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Civil War Roundtable holds first meeting

Posted on Friday, July 1, 2016 at 7:05 am

State Representative and member Tilman Goins presented a state resolution to founding members of the Lakeway Civil War Preservation Association. From left are Chairman Reece Sexton, Goins and members Mike Beck and R. Jack Fishman.

State Representative and member Tilman Goins presented a state resolution to founding members of the Lakeway Civil War Preservation Association. From left are Chairman Reece Sexton, Goins and members Mike Beck and R. Jack Fishman.

Since its inception in 2006, the Lakeway Civil War Preservation Association has made big strides in spreading awareness and restoring and preserving pieces of the Civil War in East Tennessee.

Saturday morning, the organization took another giant leap by holding the first meeting of the Lakeway Civil War Roundtable where members fellowshipped, shared in a Golden Corral breakfast and heard from a special guest, the ghost of General Barnard Bee (portrayed by Gary Prince).

“Unfortunately, I was one of the first generals to be killed in the Civil War, and so I don’t have a whole lot to talk about,” he said. “But I’m going to talk about a little bit today about who General Barnard Bee is.”

With his brother Tommy Prince by his side, Bee (Gary) started at the beginning.

Bee was born in February of 1824 in South Carolina where he began his education and stayed behind with his aunts when his parents moved away to Texas. Many years later, he moved to New York to attend the United States Military Academy at West Point.

He graduated in 1845, ranked 33 of 41 students and with many demerits.

“Well, I wasn’t the sharpest tool in the shed,” he said. “But the guys — you know I like to have a good time — and I enjoyed the academy. You gotta understand, we were all friends. I mean, there were some great guys at the academy…

“See, the warriors, they don’t count your demerits, your grade point, your standing, when you’re attacking,” he continued. “That’s what we did best; we attacked. We were warriors, and we were training warriors.”

After graduation, the Mexican American War (1846-1848) broke out, and Bee was in the ranks with the United States Army. He was twice brevetted during that time and, following the war, settled into military life on the frontier and, after 1855, at Fort Snelling, Minnesota where he met his wife-to-be.

In 1860, his home state succeeded from the Union, and he faced a choice.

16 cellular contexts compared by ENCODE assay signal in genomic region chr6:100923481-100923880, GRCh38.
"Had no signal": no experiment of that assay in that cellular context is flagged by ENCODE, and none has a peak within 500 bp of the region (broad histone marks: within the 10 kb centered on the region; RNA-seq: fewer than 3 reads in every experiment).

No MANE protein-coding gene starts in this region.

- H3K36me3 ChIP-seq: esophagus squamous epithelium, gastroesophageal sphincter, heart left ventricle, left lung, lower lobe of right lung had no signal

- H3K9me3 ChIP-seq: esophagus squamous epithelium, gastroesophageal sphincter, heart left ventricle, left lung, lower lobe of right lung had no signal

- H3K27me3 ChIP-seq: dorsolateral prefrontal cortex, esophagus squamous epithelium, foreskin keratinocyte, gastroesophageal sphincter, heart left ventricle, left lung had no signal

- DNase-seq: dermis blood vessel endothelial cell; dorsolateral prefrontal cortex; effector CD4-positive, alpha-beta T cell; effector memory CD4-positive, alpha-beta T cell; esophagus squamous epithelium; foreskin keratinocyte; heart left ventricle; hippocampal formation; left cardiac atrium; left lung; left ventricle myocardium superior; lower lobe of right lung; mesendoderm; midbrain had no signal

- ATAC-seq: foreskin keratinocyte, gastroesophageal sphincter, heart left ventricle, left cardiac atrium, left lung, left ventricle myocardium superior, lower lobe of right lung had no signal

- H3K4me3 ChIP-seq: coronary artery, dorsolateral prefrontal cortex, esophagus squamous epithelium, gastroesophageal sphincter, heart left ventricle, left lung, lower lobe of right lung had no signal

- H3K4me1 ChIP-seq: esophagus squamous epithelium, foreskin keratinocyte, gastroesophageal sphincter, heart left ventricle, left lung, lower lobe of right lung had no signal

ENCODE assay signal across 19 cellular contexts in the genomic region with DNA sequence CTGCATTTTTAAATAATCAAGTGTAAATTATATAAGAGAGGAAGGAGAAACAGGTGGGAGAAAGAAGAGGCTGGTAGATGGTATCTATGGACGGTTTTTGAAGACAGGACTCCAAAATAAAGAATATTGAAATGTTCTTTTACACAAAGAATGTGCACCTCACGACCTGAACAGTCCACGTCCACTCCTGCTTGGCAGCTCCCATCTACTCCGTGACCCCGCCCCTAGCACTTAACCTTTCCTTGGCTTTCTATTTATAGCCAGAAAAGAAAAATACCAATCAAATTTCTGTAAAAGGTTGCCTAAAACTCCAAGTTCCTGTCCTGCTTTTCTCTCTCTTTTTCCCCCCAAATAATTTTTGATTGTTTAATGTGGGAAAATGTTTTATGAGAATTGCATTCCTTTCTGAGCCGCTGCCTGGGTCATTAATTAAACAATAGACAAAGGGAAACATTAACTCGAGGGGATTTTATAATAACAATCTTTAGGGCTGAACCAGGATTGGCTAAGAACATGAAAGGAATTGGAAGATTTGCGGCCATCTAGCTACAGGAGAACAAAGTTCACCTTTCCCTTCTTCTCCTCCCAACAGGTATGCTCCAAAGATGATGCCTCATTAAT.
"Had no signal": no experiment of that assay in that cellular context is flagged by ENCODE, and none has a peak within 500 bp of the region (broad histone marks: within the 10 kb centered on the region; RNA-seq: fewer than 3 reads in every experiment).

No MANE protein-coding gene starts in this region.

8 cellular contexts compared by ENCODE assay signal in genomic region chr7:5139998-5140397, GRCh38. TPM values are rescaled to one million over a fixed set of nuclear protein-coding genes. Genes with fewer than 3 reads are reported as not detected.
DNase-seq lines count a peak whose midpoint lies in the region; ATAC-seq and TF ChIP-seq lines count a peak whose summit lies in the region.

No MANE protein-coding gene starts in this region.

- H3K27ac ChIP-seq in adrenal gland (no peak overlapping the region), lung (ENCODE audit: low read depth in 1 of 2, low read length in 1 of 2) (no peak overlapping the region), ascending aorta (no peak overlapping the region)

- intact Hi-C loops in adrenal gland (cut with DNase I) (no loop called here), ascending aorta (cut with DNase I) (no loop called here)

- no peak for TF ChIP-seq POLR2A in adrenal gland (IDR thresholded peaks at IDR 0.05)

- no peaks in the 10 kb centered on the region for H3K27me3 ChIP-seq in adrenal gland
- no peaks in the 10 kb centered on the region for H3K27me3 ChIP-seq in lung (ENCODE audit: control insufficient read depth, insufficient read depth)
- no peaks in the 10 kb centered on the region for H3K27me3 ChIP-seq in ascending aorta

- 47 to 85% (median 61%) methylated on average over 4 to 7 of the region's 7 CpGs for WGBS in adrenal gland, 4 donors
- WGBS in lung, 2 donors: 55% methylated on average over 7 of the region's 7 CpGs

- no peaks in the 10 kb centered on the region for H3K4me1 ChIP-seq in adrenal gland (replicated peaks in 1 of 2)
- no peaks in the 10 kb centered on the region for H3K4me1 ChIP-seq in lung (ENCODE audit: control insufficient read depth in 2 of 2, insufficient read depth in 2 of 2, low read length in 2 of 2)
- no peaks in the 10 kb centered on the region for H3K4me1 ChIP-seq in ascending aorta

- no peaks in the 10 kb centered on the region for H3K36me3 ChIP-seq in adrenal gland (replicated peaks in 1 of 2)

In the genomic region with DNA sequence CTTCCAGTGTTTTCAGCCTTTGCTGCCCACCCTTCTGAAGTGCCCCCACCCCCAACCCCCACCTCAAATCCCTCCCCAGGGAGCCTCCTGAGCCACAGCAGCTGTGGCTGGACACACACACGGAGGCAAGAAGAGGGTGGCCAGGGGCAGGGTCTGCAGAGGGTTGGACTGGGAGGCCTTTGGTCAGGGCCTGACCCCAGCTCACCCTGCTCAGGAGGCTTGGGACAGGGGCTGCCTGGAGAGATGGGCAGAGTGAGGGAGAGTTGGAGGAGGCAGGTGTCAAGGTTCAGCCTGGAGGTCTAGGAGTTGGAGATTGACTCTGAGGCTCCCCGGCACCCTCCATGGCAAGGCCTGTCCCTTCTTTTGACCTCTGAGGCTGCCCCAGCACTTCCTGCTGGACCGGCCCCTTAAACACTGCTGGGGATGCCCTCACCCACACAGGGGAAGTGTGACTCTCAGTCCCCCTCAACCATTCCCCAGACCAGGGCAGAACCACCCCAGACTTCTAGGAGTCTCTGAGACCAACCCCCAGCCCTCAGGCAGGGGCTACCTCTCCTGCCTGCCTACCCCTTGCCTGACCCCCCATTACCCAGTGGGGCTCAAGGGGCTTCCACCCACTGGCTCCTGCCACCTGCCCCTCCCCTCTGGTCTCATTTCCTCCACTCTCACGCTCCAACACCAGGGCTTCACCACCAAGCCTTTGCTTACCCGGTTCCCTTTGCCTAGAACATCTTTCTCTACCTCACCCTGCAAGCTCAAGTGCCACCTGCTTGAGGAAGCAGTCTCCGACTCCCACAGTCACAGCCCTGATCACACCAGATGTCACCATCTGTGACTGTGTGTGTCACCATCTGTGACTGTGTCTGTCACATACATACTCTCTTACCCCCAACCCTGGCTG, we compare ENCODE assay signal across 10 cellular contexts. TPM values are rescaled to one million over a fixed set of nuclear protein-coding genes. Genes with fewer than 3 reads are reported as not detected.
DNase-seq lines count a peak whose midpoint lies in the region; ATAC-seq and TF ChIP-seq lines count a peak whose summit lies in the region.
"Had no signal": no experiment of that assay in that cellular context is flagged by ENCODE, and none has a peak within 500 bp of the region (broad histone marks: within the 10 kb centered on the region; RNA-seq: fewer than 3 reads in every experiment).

“Ladies and gentlemen… as a soldier at West Point, we took an oath to defend and uphold the constitution of the United States,” he explained. “Now, you talk about brother against brother; we were a band of brothers. We had to make a decision, the toughest decision we had ever made in our lives.

“Do we uphold the constitution and keep the Union together, or do we take up arms with our state?” he asked. “I decided I cannot take up arms against my beloved South Carolina.”

Bee resigned his post with the U.S. Army in March of 1861, returned home and was elected lieutenant colonel of the First South Carolina Regulars; later that year, he was appointed brigadier general at Manassas Junction and was placed in command of the third brigade.

In that position, he fought in the First Battle of Bull Run, was credited with the first reference to General Thomas J. Jackson as a “Stonewall” and was mortally wounded.

“Now, why did I die?” he asked. “I wanted to be at the front. I wanted to lead from the front.”

Following his presentation, Prince presented some artifacts from the Civil War including Bee’s gun and memorabilia from the Battle of Campbell Station which were donated to the association and the General Longstreet Museum.

The items donated included Union and Confederate belt buckles, a pair of riding stirrups, cannon balls and grapeshot and bullets.

“We’re honored to honor the honorable, and that’s what we’re going to do,” he said.

State Representative Tilman Goins, member of the association, was also in attendance. He presented the organization’s founding board members — chairman Reece Sexton and members Mike Beck and R. Jack Fishman — with a resolution from the state in honor of their accomplishments over the last 10 years.

The roundtable meetings are slated to continue with four occurring each year.

The next meeting is to be in September though a date has not been set.

Dr. Aaron Astor, author and associate professor of history at Maryville College, will serve as speaker. He will talk about his latest publication, “The Appalachian Civil War.”

For more information about the Lakeway Civil War Preservation Association and their General Longstreet Museum, visit

-From Staff Reports

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